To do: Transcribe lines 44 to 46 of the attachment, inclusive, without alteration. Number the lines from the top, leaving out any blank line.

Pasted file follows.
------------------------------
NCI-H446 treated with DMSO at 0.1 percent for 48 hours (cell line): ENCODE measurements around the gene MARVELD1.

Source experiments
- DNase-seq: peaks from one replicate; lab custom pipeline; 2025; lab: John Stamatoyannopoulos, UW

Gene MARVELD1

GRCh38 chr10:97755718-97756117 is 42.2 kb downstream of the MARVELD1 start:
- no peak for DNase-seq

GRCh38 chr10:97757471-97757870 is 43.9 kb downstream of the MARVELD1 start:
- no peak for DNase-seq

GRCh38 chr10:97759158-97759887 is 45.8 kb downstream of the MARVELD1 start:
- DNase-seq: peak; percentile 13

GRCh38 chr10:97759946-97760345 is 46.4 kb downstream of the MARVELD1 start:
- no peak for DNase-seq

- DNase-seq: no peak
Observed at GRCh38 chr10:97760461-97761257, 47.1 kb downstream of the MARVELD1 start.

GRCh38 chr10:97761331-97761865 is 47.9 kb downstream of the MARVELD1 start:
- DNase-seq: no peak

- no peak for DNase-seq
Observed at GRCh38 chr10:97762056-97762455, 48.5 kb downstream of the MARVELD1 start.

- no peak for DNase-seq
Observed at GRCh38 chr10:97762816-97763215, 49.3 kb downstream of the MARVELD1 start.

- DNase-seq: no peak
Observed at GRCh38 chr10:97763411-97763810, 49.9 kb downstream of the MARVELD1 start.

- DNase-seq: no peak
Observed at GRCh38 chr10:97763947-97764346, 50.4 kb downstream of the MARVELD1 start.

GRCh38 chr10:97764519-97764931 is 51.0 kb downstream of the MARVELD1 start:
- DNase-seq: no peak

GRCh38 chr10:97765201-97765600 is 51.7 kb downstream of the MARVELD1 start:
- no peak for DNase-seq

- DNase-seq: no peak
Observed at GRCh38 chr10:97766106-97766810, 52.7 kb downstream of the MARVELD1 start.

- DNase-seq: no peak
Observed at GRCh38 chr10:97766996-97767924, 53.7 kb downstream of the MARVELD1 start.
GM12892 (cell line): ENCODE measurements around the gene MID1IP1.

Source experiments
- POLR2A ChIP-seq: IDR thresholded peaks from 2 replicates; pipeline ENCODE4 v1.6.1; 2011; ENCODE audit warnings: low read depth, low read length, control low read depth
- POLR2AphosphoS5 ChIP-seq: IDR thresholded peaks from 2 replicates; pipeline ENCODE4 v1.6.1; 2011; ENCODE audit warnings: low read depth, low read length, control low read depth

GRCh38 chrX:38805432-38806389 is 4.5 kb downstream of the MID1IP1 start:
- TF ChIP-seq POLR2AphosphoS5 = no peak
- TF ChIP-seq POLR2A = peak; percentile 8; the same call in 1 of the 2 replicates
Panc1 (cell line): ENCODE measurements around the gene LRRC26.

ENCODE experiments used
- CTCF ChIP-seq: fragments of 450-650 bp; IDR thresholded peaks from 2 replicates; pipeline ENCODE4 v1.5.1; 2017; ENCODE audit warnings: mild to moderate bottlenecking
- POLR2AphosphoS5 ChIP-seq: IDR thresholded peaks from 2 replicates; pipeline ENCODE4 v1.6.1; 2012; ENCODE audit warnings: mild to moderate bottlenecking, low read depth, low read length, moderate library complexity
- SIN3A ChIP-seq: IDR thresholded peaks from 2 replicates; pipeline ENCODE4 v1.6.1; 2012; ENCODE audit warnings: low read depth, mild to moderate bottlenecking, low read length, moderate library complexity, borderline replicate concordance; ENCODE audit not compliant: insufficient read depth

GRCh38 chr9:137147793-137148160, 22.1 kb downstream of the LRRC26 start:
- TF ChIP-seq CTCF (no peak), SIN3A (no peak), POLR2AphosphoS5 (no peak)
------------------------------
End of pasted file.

- SIN3A ChIP-seq: IDR thresholded peaks from 2 replicates; pipeline ENCODE4 v1.6.1; 2012; ENCODE audit warnings: low read depth, mild to moderate bottlenecking, low read length, moderate library complexity, borderline replicate concordance; ENCODE audit not compliant: insufficient read depth

GRCh38 chr9:137147793-137148160, 22.1 kb downstream of the LRRC26 start:
- TF ChIP-seq CTCF (no peak), SIN3A (no peak), POLR2AphosphoS5 (no peak)